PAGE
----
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Accommodation Costs

Posted in [Blog] on Wednesday, December 22nd, 2021

The team at Cantillons have a wealth of experience in dealing with catastrophic injury claims.  Invariably, the injured person’s home is not suitable for their needs.   We assess the injured person’s home situation with the assistance of experts to include an Occupational Therapy expert, who will make recommendations that a new construction will have to be built or an appropriate house adapted to accommodate the injured person and their Carers, together with range of aids and equipment which will assist the injured party in engaging with their activities of daily living.  I imagine that the general public would not have any difficulty in accepting that an injured party should be able to live in a specially adapted home that would cater for his/her disability where the injuries have been caused by another’s negligence.  However, the accommodation aspect in a legal case is far from straightforward.  In order to understand the reason as to why it has become so fraught, one has to have an understanding of a couple of fundamental legal principles in respect of awarding damages (compensation) in negligence claims.  Restitutio ad integrum is a Latin phrase which means ‘restoration to original condition’. The “Restitutio Principle” infers that the amount of compensation awarded should put the injured parson in the position he/she would have been had the wrong not been committed.  It is uncontroversial to compensate an injured person for medical expenses, care costs, equipment costs.  However, where it gets controversial is in the area of accommodation.  The reason that it is controversial is because of another legal principle which requires compensation to be fair, reasonable and just to both the injured party and the paying party (the Defendant), putting the injured party in the position he/she would have been in but for the Defendant’s negligence whilst not over-compensating him/her.  This is also a fundamental principle in assessing compensation.  Under this principle, it is deemed wrong to award the full cost of acquiring the new accommodation as that is considered not restitution but over-compensation. The reason why it would be deemed over-compensation to award the full costs of the purchase of a property is because at death, the injured party’s Estate would benefit from an asset (there was an assumption that property prices inevitably increase over the life time of the injured party), thus, over-compensating the injured party and creating a windfall for the Estate.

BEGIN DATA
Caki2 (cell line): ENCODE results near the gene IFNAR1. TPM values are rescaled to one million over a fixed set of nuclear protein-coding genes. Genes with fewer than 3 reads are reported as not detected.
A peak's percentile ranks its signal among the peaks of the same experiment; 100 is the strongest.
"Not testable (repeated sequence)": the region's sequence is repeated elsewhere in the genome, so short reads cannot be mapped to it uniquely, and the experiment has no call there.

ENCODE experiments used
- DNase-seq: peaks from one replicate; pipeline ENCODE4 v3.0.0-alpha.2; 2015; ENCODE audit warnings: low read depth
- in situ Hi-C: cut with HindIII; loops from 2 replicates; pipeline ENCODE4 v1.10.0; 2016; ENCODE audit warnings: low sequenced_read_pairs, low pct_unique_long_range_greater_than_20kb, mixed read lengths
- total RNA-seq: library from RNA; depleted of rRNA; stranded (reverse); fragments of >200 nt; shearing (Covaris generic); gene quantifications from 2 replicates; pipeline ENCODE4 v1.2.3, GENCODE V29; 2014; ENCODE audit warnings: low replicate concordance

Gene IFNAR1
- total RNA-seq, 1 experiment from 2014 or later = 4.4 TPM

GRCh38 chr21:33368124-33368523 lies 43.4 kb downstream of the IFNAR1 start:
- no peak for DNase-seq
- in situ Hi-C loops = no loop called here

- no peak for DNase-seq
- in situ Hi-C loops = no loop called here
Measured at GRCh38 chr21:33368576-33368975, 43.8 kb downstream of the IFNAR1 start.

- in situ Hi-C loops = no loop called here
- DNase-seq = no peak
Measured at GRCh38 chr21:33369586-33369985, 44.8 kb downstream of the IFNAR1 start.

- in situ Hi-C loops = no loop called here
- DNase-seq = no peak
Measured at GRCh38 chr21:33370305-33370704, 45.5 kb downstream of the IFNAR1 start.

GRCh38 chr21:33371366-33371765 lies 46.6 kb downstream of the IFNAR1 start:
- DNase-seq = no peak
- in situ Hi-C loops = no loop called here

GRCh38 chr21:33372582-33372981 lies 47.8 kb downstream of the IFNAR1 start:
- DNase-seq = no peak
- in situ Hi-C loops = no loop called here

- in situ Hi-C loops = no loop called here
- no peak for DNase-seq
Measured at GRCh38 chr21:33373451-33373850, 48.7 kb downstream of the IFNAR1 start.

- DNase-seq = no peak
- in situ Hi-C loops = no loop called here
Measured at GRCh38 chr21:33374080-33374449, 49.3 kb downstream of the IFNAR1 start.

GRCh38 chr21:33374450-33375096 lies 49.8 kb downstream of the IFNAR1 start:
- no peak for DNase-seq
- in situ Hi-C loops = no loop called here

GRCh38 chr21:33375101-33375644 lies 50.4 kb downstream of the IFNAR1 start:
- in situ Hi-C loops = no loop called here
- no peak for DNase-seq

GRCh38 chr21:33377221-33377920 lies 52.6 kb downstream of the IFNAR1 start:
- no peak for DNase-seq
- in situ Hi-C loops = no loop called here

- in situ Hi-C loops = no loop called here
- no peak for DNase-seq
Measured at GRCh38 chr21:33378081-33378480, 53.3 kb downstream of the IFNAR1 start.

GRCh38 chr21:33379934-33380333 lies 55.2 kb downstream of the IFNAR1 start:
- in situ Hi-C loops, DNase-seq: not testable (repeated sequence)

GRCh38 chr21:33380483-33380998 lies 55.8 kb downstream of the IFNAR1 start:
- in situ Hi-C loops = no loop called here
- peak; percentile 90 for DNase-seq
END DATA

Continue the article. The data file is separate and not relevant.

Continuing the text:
The Court of Appeal in a UK case called Roberts v Johnstone (1989 QB 878) decided that the award should be made equivalent to the loss of income which would have been achieved if the capital had been invested, not in the property, but as a “risk-free” investment, thus, removing the windfall argument to the Estate of the injured party.  A formula was devised which established that the injured party could recover the capital cost of the new accommodation, along with adaptations, moving and increased running costs, less the capital value of an injured parties existing home (or a notional home that the injured party would have bought).  This figure was then multiplied by 2.5%, in line with the discount rate. However, to get an annual return of 2.5% is unrealistic and the injured party would have to invest in high risk (not risk free) investment strategy to get such a return.